Rick Ross Proves His Resilience As An Artist On “Rather You Than Me”

Rather You Than MeRick Ross has endured and overcame quite a bit trials and tribulations over the span of his tumultuous, turbulent career in the music industry. From the revelation of his past of being a former C.O., beating gun and drug-related charges, being dropped by Reebok after penning lyrics purportedly condoning date rape, a highly publicized and scathing feud with rapper 50 Cent, narrowly escaping a drive-by shooting in 2013 and even currently fighting aggravated assault, battery and kidnapping charges in court the Miami-based rapper has led a hectic and chaotic whirlwind of an existence that rivals even the wildest and lavish fantasies penned over the years in his nine album strong catalog.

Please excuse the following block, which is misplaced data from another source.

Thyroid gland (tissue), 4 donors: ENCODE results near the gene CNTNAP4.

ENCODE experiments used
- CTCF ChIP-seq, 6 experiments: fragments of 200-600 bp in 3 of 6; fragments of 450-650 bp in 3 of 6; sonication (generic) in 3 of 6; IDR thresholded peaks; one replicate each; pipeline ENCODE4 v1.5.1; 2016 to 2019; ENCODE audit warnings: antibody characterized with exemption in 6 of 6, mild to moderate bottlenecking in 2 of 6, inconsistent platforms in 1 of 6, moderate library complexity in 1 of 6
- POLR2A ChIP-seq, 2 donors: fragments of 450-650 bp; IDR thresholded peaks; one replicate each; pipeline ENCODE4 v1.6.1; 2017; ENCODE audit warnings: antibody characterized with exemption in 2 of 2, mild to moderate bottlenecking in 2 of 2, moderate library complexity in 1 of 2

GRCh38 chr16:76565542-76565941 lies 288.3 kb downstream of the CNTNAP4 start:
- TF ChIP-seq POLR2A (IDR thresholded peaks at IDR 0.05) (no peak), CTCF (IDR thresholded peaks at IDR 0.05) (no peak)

Flagrant use of blending grandiose fantasies with bits and pieces of reality is nothing new in the genre and has been used by various artists, each to varying degrees for well over the past two decades. However, it is a hallmark trope perhaps championed by no one better than Ross himself currently. The formula has worked particularly well for Ross, changing very little in terms of execution since his debut album Port of Miami nearly eleven years ago in 2006. Likewise, little has changed in regards to Ross or his music artistically over the past decade or so, sticking to a persistent formula and delivery that thus far has remained lucrative as well as appealing to his fanbase. Rather You Than Me is no exception this rule, the fourteen track album is sixty-two minutes of Rick Ross doing what he does best. Over the top luxurious fantasies, heavy-handed self-assured braggadocio peppered with the occasional hints and glimpses of reality which comprise the album and deliver what most fans have come to expect from Rozay. While fans of Rick Ross will no doubt enjoy these stylized, exaggerated tales showcased on the album; for the casual listener or more reflective Hip-Hop fan, this subject matter falls, unfortunately, repetitively flat. Especially after being beat death over the course of the past eleven years, it seems there’s only so many ways Ross can re-invent the wheel and put a new spin on tired subject matter which is painfully clear here on Rather You Than Me.